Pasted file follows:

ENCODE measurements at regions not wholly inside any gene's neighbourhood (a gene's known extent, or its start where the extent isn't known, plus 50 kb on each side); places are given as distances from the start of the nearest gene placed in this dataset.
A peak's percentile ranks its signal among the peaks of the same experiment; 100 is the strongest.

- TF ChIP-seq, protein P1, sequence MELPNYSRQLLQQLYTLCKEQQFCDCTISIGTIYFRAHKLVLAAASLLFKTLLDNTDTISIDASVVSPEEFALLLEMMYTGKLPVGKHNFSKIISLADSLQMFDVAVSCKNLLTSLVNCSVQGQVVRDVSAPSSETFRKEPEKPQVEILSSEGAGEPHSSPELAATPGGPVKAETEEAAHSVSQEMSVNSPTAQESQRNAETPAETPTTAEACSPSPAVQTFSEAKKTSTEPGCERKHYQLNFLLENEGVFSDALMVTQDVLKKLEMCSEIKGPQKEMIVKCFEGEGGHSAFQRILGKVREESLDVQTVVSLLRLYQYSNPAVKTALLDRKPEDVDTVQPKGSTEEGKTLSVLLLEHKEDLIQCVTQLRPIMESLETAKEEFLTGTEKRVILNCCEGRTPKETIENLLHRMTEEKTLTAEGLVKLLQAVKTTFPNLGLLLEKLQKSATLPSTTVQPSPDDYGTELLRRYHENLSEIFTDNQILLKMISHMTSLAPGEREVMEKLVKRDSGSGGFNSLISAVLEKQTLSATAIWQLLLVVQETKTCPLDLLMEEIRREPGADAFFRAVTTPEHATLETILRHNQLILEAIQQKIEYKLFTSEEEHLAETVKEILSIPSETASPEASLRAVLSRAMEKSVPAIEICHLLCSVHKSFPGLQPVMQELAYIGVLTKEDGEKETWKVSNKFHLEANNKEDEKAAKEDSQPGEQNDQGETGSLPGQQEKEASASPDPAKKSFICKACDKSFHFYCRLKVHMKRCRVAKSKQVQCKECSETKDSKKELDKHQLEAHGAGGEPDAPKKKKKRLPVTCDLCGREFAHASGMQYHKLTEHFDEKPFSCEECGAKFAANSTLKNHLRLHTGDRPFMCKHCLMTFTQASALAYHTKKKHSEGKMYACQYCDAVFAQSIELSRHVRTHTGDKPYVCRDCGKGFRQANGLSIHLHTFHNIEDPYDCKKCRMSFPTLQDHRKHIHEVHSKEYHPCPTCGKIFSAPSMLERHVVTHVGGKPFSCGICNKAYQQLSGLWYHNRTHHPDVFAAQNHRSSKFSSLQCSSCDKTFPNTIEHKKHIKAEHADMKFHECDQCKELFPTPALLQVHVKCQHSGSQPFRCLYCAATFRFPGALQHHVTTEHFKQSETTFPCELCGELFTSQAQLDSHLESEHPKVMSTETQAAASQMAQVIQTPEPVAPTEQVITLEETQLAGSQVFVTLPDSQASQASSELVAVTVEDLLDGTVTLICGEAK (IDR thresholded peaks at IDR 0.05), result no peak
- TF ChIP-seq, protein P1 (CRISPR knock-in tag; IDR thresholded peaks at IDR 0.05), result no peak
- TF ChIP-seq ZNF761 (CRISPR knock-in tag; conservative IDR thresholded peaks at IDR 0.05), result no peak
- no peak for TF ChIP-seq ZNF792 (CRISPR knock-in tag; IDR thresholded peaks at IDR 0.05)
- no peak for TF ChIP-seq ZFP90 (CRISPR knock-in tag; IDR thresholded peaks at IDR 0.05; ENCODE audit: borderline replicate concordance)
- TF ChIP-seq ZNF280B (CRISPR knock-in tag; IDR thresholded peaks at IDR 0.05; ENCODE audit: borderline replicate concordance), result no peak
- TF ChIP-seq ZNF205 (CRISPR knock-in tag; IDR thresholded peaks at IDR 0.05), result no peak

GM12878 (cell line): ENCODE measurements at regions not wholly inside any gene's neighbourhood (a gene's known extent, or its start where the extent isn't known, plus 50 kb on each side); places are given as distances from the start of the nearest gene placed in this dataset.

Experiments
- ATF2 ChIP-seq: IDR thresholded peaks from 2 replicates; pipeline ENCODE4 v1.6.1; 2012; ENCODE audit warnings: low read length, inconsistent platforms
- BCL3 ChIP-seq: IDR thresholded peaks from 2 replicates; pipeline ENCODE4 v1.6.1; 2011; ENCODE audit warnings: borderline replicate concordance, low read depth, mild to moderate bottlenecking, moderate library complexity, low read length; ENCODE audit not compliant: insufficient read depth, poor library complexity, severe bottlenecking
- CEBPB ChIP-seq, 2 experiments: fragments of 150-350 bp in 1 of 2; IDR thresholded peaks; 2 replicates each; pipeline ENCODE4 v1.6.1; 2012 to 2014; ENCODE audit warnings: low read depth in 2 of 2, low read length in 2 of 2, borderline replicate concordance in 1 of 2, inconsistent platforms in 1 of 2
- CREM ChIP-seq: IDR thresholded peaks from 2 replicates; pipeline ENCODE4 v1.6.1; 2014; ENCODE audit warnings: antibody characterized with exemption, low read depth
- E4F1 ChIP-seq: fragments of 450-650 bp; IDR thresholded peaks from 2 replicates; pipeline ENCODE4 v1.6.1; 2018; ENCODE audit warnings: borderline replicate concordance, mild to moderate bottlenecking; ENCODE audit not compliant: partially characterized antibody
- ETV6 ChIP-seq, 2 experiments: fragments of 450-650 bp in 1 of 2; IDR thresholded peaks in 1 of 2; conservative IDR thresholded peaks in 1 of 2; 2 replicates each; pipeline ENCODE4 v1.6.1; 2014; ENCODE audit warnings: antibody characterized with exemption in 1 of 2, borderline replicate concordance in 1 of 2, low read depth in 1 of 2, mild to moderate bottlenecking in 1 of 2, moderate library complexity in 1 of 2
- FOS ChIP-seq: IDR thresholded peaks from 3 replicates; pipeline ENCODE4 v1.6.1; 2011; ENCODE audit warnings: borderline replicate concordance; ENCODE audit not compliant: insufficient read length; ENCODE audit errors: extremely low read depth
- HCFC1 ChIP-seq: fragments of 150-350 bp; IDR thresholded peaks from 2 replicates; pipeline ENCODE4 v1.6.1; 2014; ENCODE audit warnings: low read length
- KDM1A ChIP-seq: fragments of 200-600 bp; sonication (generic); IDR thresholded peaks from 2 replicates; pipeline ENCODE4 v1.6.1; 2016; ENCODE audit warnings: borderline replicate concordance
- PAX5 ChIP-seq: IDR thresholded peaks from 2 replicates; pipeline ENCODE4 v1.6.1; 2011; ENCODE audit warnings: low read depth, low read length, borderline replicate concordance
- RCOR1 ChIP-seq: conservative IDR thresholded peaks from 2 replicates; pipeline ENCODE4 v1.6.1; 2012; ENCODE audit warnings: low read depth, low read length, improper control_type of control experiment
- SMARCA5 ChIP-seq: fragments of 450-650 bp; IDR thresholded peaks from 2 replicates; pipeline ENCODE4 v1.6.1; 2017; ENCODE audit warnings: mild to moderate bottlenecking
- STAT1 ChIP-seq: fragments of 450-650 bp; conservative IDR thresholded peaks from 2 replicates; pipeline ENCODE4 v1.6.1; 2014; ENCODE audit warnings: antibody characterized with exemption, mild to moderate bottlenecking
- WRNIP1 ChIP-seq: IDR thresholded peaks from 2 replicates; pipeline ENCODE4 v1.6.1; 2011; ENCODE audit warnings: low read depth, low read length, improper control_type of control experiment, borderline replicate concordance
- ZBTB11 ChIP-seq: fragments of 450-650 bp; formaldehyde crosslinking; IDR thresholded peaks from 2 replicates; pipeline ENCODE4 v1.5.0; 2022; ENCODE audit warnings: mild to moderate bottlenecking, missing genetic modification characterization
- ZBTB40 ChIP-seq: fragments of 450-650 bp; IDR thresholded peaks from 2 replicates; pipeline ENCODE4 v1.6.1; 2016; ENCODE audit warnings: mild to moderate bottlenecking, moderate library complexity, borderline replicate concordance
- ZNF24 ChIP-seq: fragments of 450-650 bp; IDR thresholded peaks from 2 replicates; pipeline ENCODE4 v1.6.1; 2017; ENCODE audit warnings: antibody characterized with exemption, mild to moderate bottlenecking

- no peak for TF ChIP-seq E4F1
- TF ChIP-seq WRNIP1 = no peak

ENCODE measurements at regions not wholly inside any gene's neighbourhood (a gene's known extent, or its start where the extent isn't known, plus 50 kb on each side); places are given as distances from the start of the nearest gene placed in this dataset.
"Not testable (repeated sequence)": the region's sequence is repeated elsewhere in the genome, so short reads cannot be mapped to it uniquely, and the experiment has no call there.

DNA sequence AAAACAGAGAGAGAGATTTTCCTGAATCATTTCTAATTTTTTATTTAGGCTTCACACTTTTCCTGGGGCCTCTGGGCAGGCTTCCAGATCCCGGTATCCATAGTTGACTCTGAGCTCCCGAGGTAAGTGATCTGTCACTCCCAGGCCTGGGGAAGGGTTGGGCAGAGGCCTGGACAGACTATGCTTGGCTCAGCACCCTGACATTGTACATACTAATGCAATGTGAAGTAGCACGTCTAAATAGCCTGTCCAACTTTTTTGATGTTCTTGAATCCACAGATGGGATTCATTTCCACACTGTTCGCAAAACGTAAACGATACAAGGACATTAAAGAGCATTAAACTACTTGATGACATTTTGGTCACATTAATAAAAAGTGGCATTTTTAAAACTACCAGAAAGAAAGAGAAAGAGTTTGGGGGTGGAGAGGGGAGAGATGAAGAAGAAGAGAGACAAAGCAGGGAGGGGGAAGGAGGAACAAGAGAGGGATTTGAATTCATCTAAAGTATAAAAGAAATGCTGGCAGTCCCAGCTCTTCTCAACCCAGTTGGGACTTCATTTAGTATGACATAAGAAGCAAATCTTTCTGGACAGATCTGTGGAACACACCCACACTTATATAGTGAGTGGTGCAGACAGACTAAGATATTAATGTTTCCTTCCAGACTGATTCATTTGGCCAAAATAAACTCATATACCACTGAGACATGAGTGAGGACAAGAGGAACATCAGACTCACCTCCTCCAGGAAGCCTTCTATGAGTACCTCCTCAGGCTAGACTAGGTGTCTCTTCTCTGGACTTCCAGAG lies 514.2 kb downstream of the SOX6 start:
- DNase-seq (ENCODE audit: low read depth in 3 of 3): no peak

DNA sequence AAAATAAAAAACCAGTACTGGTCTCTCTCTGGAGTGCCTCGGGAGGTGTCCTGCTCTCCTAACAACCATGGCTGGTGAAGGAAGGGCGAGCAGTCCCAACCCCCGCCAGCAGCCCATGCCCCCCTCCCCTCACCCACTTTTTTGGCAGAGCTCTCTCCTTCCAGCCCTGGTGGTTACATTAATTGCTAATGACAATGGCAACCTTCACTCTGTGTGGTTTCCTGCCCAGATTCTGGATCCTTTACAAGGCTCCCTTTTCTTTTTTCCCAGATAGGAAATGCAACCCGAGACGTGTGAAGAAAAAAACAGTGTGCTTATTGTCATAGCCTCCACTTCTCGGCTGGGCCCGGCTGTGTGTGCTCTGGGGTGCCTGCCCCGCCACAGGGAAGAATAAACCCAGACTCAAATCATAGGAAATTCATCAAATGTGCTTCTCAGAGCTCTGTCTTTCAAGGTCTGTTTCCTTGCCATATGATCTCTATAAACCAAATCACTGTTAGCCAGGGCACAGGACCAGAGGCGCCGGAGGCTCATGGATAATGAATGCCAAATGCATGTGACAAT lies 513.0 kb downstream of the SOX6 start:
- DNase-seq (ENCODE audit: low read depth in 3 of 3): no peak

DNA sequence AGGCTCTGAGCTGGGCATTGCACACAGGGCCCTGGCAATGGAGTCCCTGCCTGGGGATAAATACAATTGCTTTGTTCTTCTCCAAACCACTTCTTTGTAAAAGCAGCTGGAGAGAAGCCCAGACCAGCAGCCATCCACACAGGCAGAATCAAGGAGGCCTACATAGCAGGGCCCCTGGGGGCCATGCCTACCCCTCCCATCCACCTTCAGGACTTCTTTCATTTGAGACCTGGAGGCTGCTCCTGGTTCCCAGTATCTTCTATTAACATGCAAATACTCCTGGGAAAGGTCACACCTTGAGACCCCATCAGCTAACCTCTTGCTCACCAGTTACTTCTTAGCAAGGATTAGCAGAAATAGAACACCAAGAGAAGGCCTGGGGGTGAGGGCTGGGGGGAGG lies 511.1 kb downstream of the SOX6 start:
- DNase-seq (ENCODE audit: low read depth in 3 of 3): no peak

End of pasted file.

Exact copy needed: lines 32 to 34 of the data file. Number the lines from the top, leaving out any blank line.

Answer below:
"Not testable (repeated sequence)": the region's sequence is repeated elsewhere in the genome, so short reads cannot be mapped to it uniquely, and the experiment has no call there.

DNA sequence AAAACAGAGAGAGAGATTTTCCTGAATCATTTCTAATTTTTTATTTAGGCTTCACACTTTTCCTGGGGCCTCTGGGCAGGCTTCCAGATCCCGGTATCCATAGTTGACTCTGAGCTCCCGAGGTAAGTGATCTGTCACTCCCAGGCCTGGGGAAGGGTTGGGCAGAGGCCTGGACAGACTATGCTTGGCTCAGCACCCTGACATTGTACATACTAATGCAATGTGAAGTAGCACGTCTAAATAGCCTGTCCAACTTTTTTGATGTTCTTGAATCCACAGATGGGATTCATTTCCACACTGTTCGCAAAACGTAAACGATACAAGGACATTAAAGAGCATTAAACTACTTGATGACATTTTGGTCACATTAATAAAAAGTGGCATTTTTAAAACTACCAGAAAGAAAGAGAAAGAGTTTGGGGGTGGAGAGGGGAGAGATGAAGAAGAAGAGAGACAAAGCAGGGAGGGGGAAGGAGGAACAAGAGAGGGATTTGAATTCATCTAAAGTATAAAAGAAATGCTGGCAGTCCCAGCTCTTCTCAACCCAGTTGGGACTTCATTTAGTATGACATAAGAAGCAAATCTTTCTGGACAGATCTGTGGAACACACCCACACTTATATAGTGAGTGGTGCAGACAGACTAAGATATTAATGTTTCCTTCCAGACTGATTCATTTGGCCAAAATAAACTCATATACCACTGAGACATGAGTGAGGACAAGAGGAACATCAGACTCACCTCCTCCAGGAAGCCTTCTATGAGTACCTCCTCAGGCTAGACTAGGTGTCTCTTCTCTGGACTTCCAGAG lies 514.2 kb downstream of the SOX6 start:
- DNase-seq (ENCODE audit: low read depth in 3 of 3): no peak